Thanks to Lower 48 shale gas supply growth, it's too late for a pipeline to carry Alaska North Slope gas to market -- but it may be able to catch a boat out of the frozen tundra to hotter markets in Asia, Credit Suisse analyst Teri Viswanath said in a note Tuesday.
"...[E]ven if the [proposed Lower 48] pipeline projects broke ground today, delivery to the Lower 48 states would occur almost a decade later and would require a $6-7/MMBtu price environment," Viswanath wrote. "...[T]he rapid expansion of the Lower 48 resource base has probably priced these transportation projects out of the market."
However, liquefying Alaskan gas and shipping it to high-priced Asian markets is a potentially attractive option, Viswanath said. She's not alone. In an editorial in the Fairbanks Daily News-Miner last Saturday former Alaska gubernatorial candidate Bill Walker described efforts to send Alaska gas through Canada to the Lower 48 as a waste of time.
Walker and others have long sought a pipeline from the North Slope to Valdez, from where liquefied natural gas (LNG) could be exported, with a spur line to gas-starved Southcentral Alaska. A project was first approved by the Federal Energy Regulatory Commission in 1995 for Yukon Pacific Corp. LP. While the authorization expired in 2010, FERC said at the time it could be revived with the filing of additional information (see Daily GPI, May 24, 2010; March 30, 1998; Sept. 5, 2006).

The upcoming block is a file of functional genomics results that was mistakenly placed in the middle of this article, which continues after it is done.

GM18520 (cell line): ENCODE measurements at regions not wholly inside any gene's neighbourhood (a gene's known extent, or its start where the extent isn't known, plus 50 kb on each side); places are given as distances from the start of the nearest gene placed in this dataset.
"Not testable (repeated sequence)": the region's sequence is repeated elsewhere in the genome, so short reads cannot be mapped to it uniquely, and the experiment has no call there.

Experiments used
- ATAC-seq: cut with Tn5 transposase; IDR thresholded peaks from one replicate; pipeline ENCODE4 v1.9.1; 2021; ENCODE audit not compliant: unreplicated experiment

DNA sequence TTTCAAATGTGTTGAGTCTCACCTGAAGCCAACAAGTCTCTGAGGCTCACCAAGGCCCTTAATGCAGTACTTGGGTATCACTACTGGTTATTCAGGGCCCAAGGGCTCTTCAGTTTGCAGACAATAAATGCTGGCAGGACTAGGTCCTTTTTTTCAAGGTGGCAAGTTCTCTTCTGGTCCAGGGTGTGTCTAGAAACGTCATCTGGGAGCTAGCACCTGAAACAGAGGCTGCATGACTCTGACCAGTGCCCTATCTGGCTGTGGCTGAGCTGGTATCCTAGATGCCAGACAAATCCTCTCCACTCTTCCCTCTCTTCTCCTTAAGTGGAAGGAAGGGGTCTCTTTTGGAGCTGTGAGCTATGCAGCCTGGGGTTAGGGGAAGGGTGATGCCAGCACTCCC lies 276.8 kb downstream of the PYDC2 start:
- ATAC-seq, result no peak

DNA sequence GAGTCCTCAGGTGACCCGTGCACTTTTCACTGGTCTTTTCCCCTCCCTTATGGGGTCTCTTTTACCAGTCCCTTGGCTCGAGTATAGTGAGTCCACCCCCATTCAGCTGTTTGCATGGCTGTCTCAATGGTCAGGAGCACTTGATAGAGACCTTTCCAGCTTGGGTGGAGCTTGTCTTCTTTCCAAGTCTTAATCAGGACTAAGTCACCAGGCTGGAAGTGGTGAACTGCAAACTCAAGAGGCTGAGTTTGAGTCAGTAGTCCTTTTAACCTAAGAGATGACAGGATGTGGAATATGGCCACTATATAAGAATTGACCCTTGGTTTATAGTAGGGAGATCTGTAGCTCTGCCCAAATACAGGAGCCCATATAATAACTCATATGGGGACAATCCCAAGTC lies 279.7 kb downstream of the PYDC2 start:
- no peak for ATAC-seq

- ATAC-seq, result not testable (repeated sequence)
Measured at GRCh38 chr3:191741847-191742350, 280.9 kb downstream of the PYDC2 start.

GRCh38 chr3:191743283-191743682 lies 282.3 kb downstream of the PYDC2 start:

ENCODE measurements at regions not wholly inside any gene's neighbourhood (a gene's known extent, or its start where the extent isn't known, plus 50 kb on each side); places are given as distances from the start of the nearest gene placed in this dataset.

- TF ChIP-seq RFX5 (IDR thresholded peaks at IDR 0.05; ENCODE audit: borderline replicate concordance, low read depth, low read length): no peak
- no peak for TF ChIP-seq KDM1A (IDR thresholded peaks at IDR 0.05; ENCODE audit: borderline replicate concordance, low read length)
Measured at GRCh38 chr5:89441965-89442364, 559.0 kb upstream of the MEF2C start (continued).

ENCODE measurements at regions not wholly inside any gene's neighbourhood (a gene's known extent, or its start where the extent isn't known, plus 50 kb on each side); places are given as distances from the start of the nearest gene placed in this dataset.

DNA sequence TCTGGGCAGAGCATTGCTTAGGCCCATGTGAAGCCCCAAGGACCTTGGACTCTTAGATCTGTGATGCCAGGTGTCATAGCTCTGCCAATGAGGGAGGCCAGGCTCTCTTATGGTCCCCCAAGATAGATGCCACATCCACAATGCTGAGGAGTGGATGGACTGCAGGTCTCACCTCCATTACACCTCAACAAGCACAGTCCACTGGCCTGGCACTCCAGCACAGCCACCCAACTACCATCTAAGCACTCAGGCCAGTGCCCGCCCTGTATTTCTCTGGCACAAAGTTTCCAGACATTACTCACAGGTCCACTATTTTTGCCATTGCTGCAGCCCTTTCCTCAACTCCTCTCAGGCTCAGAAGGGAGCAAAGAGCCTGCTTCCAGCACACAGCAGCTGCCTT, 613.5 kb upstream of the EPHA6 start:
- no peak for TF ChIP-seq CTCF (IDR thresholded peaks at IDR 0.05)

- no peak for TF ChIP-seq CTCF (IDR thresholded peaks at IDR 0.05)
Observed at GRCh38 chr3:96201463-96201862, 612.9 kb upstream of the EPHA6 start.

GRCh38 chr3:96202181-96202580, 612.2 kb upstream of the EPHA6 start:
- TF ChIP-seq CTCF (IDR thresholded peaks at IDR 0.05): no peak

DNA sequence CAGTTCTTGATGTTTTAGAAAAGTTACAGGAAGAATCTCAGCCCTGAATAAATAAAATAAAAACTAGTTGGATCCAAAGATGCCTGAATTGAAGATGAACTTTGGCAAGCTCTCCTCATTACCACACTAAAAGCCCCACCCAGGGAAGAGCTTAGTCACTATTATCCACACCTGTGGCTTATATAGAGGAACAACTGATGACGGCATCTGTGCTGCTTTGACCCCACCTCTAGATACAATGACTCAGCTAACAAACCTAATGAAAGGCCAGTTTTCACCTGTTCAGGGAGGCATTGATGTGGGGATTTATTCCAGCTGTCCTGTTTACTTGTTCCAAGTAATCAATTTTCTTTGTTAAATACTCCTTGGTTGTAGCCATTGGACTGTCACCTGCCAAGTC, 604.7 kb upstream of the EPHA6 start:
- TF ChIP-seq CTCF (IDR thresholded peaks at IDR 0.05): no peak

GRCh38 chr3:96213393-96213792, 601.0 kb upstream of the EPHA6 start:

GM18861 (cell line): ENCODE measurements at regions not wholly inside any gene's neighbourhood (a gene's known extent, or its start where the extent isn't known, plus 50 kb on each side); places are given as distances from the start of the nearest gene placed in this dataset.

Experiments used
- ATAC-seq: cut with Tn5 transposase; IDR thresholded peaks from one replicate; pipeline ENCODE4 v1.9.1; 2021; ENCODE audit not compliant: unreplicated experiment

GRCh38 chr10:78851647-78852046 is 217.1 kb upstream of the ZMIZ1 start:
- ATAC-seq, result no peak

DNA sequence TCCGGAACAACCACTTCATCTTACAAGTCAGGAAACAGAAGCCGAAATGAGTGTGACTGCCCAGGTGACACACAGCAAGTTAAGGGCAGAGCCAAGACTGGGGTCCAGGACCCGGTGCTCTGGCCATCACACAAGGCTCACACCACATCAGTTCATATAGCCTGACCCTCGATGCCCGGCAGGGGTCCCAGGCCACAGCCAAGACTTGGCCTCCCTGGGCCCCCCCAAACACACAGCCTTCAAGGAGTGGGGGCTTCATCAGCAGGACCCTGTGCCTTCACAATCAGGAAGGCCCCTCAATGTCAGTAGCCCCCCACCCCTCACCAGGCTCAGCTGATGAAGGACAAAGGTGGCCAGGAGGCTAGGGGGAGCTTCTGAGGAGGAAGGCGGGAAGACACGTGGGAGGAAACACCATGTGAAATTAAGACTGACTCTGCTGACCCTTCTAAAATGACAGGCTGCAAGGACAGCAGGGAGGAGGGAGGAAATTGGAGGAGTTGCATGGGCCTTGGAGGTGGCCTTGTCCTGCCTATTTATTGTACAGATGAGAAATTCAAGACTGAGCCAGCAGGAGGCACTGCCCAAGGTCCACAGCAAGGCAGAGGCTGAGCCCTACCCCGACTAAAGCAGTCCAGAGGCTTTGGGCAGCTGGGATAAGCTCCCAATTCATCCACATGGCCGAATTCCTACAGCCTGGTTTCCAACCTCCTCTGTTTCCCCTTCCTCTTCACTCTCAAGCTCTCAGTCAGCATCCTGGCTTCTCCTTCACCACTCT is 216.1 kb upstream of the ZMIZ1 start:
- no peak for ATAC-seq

"...[R]evenue into state coffers and cheap energy are not enough for a prosperous economy," Walker said in his opinion piece. "It is the gas liquids that will transition Alaska's economy with value-added manufacturing jobs."
However, he said the state risks getting shut out of more lucrative global gas markets as LNG takes hold. "...LNG projects around the world are being developed to capitalize on the premium Asian markets," he wrote. "These markets represent Alaska's last and best opportunity. Once they are fully subscribed, the door will shut on Alaska's ability to build the big [in-state] line that would ignite our economy and make it cost-effective to deliver gas to Alaskans."
Viswanath noted that leaders in the growing global LNG market are Europe and non-Organisation for Economic Co-operation and Development Asia "where the share of global LNG demand is expected to grow to 42% and 74% by 2030, respectively.
"As pricing in these markets is expected to maintain its relationship to global oil prices, the premiums these markets provide should help capture the lion's share of LNG volumes, creating an interesting option for Alaskan natural gas."
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